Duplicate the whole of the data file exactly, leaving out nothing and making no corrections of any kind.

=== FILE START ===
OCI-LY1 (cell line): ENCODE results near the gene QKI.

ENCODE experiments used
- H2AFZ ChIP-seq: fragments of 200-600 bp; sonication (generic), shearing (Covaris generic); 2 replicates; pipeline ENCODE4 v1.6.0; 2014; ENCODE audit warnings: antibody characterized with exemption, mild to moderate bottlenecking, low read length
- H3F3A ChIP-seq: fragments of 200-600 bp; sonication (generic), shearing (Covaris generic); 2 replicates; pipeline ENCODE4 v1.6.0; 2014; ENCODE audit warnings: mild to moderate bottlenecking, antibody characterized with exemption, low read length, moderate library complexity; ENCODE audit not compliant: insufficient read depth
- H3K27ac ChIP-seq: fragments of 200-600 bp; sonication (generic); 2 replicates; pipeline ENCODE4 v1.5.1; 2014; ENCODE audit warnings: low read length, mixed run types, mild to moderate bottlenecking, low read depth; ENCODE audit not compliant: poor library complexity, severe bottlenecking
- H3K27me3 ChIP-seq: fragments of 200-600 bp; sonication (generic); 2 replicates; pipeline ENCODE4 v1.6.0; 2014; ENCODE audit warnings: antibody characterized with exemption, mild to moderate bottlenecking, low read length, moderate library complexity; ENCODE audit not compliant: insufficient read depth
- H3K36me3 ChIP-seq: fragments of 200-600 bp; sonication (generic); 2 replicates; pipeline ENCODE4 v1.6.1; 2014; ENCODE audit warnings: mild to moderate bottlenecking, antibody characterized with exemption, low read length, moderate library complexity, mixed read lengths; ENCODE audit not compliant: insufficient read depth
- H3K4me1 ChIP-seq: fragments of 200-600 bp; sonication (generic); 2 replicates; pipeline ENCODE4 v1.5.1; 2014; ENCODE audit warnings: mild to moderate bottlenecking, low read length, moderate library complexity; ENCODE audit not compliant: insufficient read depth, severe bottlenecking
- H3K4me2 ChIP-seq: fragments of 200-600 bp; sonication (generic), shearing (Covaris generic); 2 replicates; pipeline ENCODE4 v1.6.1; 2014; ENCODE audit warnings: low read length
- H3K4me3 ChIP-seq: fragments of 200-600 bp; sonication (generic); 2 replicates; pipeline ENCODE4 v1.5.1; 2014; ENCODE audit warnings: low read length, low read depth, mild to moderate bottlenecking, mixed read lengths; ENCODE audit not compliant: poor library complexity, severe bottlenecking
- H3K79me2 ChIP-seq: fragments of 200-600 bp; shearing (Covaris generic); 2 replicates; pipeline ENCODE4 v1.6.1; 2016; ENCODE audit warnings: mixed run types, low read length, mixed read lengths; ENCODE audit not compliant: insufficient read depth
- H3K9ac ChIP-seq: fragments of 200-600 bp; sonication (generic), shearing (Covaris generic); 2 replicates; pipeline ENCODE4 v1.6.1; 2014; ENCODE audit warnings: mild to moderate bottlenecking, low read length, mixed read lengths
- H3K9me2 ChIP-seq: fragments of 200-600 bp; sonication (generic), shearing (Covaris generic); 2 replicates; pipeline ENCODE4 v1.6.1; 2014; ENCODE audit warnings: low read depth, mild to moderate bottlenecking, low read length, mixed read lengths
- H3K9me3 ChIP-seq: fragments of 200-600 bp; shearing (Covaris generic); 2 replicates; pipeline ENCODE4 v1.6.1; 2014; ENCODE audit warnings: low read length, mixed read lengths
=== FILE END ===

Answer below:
OCI-LY1 (cell line): ENCODE results near the gene QKI.

ENCODE experiments used
- H2AFZ ChIP-seq: fragments of 200-600 bp; sonication (generic), shearing (Covaris generic); 2 replicates; pipeline ENCODE4 v1.6.0; 2014; ENCODE audit warnings: antibody characterized with exemption, mild to moderate bottlenecking, low read length
- H3F3A ChIP-seq: fragments of 200-600 bp; sonication (generic), shearing (Covaris generic); 2 replicates; pipeline ENCODE4 v1.6.0; 2014; ENCODE audit warnings: mild to moderate bottlenecking, antibody characterized with exemption, low read length, moderate library complexity; ENCODE audit not compliant: insufficient read depth
- H3K27ac ChIP-seq: fragments of 200-600 bp; sonication (generic); 2 replicates; pipeline ENCODE4 v1.5.1; 2014; ENCODE audit warnings: low read length, mixed run types, mild to moderate bottlenecking, low read depth; ENCODE audit not compliant: poor library complexity, severe bottlenecking
- H3K27me3 ChIP-seq: fragments of 200-600 bp; sonication (generic); 2 replicates; pipeline ENCODE4 v1.6.0; 2014; ENCODE audit warnings: antibody characterized with exemption, mild to moderate bottlenecking, low read length, moderate library complexity; ENCODE audit not compliant: insufficient read depth
- H3K36me3 ChIP-seq: fragments of 200-600 bp; sonication (generic); 2 replicates; pipeline ENCODE4 v1.6.1; 2014; ENCODE audit warnings: mild to moderate bottlenecking, antibody characterized with exemption, low read length, moderate library complexity, mixed read lengths; ENCODE audit not compliant: insufficient read depth
- H3K4me1 ChIP-seq: fragments of 200-600 bp; sonication (generic); 2 replicates; pipeline ENCODE4 v1.5.1; 2014; ENCODE audit warnings: mild to moderate bottlenecking, low read length, moderate library complexity; ENCODE audit not compliant: insufficient read depth, severe bottlenecking
- H3K4me2 ChIP-seq: fragments of 200-600 bp; sonication (generic), shearing (Covaris generic); 2 replicates; pipeline ENCODE4 v1.6.1; 2014; ENCODE audit warnings: low read length
- H3K4me3 ChIP-seq: fragments of 200-600 bp; sonication (generic); 2 replicates; pipeline ENCODE4 v1.5.1; 2014; ENCODE audit warnings: low read length, low read depth, mild to moderate bottlenecking, mixed read lengths; ENCODE audit not compliant: poor library complexity, severe bottlenecking
- H3K79me2 ChIP-seq: fragments of 200-600 bp; shearing (Covaris generic); 2 replicates; pipeline ENCODE4 v1.6.1; 2016; ENCODE audit warnings: mixed run types, low read length, mixed read lengths; ENCODE audit not compliant: insufficient read depth
- H3K9ac ChIP-seq: fragments of 200-600 bp; sonication (generic), shearing (Covaris generic); 2 replicates; pipeline ENCODE4 v1.6.1; 2014; ENCODE audit warnings: mild to moderate bottlenecking, low read length, mixed read lengths
- H3K9me2 ChIP-seq: fragments of 200-600 bp; sonication (generic), shearing (Covaris generic); 2 replicates; pipeline ENCODE4 v1.6.1; 2014; ENCODE audit warnings: low read depth, mild to moderate bottlenecking, low read length, mixed read lengths
- H3K9me3 ChIP-seq: fragments of 200-600 bp; shearing (Covaris generic); 2 replicates; pipeline ENCODE4 v1.6.1; 2014; ENCODE audit warnings: low read length, mixed read lengths